In Matthew chapter 8, Jesus had just come down from the mountainside after preaching the sermon on the mount. There was a massive crowd following him when suddenly a man with leprosy approached Jesus and knelt before him asking to be made clean. I know we read this today and we don’t think much of it; but to be a leper in that society was to be an outcast.

Lepers stayed to themselves because they were not welcome in the everyday society or community. People thought they were cursed because of some sin they committed and they would not come within six feet of them. On a windy day, they wouldn’t come within 150 feet of them—all because of fear and rejection. In other words, the people didn’t care about the feelings or the challenges the leper was facing, they didn’t want that leper imposing or interfering in their own lives or situations.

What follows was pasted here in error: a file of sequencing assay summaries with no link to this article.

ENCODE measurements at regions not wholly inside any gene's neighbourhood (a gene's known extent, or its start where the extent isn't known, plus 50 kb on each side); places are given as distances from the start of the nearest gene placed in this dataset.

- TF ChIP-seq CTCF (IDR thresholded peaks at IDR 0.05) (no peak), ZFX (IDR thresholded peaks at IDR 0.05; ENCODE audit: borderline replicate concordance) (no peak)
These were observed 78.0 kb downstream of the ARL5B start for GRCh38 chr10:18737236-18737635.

In this moment in Matthew 8, after preaching his greatest sermon with crowds surrounding him, Jesus did something shocking. He reached out and touched the leper. He touched the one who was the outcast. The one who was rejected and marginalized. The one who was told: you don’t belong here with us, stay over there with your own kind.

He demonstrated for us what love and compassion look like in action. He did something with his hands that no one else in that crowd was willing to do. My question to you today is what are you doing with your hands?

If we are going to follow Jesus’ example and heal racism in our society we have to be willing to get our hands dirty and do the things that possibly no one else around you may want to do. This may involve education. This may involve activation. This may involve conversation.

Regardless of which way it happens, Jesus wants us to reach out our hands and touch those that other people may be afraid or unwilling to touch. In the case of the lepers, many of the people’s fears and worries were based on superstition and not wanting to be inconvenienced. Because they didn’t want this leper interfering with their life, let’s put them in colonies so they could keep living and keep these lepers out of sight and out of mind.